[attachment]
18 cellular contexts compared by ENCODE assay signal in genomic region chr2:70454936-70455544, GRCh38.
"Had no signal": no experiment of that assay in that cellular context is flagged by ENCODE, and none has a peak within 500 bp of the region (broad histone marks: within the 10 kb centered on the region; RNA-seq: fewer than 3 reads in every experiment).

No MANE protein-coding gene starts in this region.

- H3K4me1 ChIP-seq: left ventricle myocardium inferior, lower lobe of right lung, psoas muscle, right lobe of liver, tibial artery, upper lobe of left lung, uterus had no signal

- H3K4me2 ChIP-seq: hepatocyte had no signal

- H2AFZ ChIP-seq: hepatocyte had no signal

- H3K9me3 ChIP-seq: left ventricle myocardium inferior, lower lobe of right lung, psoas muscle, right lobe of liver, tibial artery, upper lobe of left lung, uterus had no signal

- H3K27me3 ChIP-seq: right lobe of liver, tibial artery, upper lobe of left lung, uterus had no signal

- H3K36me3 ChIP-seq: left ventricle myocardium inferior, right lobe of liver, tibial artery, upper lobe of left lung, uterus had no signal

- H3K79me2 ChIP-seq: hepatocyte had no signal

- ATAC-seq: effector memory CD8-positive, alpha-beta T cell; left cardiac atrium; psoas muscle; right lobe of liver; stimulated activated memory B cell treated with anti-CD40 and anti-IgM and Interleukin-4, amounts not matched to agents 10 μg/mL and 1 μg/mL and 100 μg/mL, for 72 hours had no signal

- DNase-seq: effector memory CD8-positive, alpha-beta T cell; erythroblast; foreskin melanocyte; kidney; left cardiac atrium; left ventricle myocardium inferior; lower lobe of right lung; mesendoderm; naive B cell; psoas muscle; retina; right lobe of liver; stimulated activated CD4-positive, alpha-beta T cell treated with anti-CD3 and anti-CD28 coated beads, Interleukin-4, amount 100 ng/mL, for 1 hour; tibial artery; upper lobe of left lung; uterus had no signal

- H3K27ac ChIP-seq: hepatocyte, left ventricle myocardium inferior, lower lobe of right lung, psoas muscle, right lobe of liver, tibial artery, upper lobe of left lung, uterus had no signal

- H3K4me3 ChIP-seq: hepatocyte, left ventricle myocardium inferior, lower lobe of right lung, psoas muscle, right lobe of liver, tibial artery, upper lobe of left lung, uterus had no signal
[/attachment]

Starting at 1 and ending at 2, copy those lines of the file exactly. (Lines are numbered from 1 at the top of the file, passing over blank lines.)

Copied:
18 cellular contexts compared by ENCODE assay signal in genomic region chr2:70454936-70455544, GRCh38.
"Had no signal": no experiment of that assay in that cellular context is flagged by ENCODE, and none has a peak within 500 bp of the region (broad histone marks: within the 10 kb centered on the region; RNA-seq: fewer than 3 reads in every experiment).